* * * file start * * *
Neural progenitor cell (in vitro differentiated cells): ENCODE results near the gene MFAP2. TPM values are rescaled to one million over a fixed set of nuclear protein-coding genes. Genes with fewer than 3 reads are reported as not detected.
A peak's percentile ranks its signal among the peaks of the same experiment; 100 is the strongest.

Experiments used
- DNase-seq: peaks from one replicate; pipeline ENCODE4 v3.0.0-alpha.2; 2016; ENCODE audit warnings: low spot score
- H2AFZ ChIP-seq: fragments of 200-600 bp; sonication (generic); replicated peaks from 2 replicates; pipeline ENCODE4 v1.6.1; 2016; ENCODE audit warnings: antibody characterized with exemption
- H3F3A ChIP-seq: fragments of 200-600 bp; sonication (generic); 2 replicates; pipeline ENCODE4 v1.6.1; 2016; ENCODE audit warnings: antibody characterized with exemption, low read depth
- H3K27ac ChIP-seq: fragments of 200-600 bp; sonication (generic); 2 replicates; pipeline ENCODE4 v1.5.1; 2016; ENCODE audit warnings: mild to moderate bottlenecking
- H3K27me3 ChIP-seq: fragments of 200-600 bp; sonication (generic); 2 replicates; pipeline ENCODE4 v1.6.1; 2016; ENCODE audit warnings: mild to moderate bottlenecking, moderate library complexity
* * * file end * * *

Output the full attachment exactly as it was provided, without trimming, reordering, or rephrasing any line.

Neural progenitor cell (in vitro differentiated cells): ENCODE results near the gene MFAP2. TPM values are rescaled to one million over a fixed set of nuclear protein-coding genes. Genes with fewer than 3 reads are reported as not detected.
A peak's percentile ranks its signal among the peaks of the same experiment; 100 is the strongest.

Experiments used
- DNase-seq: peaks from one replicate; pipeline ENCODE4 v3.0.0-alpha.2; 2016; ENCODE audit warnings: low spot score
- H2AFZ ChIP-seq: fragments of 200-600 bp; sonication (generic); replicated peaks from 2 replicates; pipeline ENCODE4 v1.6.1; 2016; ENCODE audit warnings: antibody characterized with exemption
- H3F3A ChIP-seq: fragments of 200-600 bp; sonication (generic); 2 replicates; pipeline ENCODE4 v1.6.1; 2016; ENCODE audit warnings: antibody characterized with exemption, low read depth
- H3K27ac ChIP-seq: fragments of 200-600 bp; sonication (generic); 2 replicates; pipeline ENCODE4 v1.5.1; 2016; ENCODE audit warnings: mild to moderate bottlenecking
- H3K27me3 ChIP-seq: fragments of 200-600 bp; sonication (generic); 2 replicates; pipeline ENCODE4 v1.6.1; 2016; ENCODE audit warnings: mild to moderate bottlenecking, moderate library complexity